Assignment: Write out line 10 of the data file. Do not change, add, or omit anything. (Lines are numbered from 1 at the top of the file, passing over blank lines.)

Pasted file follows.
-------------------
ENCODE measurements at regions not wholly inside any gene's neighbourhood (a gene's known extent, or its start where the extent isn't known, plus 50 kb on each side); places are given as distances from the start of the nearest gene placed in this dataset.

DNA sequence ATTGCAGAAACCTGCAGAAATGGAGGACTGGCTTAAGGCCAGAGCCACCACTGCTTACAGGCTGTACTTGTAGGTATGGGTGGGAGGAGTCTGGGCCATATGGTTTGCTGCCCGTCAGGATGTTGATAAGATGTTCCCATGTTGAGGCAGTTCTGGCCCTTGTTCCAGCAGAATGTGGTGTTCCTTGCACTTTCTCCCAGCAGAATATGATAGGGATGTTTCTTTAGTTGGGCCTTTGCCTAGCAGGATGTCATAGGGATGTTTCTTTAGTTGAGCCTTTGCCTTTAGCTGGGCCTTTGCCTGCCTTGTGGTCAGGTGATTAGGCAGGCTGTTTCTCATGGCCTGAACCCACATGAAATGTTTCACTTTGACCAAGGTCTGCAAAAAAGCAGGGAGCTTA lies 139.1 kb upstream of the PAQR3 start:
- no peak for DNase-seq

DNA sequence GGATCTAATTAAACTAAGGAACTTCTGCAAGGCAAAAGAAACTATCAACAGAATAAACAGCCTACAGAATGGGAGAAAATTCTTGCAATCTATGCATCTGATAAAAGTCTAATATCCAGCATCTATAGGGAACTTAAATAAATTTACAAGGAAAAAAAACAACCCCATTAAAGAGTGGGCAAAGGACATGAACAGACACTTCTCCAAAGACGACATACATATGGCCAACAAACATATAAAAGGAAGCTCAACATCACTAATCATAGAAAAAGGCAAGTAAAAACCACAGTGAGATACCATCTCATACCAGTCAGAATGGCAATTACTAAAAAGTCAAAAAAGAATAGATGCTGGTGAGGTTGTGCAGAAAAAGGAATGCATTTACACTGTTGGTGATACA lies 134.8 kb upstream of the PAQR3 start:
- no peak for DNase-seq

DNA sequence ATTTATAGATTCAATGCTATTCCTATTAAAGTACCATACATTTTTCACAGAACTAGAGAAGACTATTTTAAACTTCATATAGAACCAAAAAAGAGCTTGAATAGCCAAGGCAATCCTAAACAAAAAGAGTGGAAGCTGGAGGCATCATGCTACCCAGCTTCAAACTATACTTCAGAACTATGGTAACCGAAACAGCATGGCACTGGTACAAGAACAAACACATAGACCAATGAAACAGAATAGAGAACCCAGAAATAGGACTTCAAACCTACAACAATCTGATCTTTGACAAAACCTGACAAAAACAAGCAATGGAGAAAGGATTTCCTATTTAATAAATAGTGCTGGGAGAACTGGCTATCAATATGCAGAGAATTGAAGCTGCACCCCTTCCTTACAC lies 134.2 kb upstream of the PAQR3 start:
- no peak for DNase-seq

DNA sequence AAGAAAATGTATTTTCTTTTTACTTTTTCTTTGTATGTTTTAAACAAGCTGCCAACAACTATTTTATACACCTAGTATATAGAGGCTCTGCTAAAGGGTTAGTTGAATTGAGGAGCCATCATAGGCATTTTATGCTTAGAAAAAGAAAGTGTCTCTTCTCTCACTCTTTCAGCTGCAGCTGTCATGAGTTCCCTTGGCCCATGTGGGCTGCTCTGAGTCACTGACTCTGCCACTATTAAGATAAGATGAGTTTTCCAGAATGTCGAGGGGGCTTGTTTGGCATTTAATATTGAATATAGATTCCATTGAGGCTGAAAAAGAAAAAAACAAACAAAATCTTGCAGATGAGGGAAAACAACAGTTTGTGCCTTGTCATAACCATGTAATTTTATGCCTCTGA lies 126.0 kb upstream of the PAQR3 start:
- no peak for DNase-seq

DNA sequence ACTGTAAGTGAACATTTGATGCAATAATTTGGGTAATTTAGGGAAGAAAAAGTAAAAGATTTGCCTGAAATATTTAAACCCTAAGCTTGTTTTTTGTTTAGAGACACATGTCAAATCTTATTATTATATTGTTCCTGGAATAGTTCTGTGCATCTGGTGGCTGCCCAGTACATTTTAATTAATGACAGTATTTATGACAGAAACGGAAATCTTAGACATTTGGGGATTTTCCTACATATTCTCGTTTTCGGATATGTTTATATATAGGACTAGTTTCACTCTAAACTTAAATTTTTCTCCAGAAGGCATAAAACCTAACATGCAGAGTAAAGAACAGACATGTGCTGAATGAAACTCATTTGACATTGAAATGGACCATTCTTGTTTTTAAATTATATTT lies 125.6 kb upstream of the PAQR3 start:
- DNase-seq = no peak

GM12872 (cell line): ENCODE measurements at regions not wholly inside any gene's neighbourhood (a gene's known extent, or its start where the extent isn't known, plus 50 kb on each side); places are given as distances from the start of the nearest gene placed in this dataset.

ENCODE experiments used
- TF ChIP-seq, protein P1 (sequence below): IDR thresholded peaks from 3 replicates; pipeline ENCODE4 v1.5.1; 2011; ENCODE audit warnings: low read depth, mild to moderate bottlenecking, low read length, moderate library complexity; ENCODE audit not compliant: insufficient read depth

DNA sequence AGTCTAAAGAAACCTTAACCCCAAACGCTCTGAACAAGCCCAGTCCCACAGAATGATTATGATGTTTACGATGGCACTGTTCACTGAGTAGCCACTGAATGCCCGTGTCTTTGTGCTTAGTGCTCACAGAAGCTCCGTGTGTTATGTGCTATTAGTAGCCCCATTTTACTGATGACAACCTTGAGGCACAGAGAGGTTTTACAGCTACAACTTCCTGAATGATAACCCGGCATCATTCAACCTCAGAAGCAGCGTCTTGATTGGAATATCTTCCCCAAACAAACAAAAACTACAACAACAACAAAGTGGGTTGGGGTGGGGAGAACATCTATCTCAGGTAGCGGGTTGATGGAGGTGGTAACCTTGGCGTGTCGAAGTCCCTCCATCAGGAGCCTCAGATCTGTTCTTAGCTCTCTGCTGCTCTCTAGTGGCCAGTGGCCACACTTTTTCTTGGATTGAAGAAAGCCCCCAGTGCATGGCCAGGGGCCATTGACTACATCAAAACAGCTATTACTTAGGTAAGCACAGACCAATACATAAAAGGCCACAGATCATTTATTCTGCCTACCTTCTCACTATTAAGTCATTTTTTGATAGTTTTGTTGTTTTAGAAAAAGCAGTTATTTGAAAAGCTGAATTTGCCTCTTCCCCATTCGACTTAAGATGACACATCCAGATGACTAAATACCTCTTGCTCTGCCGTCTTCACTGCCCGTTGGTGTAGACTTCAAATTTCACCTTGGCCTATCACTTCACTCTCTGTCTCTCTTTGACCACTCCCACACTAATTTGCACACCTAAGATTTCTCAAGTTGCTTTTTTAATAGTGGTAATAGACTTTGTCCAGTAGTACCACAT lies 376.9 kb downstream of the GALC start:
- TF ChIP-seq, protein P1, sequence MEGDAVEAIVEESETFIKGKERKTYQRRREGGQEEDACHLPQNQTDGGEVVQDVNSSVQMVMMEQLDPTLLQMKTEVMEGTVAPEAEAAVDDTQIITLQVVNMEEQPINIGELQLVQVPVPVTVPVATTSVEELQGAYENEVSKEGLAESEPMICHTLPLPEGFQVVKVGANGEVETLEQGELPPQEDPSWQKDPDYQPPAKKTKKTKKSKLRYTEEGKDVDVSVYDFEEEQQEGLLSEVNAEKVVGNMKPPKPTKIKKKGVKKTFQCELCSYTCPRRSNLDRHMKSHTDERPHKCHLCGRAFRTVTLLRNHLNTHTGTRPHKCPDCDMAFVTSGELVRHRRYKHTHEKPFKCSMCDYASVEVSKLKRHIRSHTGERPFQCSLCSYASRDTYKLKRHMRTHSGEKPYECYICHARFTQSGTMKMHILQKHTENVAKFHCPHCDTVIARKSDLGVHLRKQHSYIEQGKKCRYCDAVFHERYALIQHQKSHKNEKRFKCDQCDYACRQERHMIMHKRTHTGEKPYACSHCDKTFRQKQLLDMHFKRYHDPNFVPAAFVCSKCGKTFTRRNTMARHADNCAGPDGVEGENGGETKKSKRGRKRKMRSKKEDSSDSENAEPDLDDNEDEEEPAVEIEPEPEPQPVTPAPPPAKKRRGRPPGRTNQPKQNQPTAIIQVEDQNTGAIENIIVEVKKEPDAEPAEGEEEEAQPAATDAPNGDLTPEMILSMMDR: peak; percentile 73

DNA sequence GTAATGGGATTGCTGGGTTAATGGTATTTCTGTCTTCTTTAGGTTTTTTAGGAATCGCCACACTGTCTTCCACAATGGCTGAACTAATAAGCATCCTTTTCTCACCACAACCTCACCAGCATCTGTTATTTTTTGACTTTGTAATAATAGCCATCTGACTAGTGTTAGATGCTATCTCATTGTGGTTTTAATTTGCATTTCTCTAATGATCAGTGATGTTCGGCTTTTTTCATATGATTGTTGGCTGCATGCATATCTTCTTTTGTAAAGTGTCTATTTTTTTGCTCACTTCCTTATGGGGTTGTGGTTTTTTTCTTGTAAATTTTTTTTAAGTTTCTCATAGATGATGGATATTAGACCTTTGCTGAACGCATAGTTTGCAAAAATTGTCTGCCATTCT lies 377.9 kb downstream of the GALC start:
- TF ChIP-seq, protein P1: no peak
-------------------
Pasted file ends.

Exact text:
DNA sequence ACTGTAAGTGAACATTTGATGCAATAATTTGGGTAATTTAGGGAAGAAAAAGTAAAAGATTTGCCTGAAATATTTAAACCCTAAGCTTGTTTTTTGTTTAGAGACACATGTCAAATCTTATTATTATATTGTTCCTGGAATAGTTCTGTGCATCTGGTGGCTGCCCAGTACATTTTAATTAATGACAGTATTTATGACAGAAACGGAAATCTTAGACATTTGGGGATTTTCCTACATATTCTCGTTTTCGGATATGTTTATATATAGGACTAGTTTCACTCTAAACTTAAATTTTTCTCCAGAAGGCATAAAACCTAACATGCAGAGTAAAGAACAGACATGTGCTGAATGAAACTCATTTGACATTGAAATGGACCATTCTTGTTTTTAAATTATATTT lies 125.6 kb upstream of the PAQR3 start: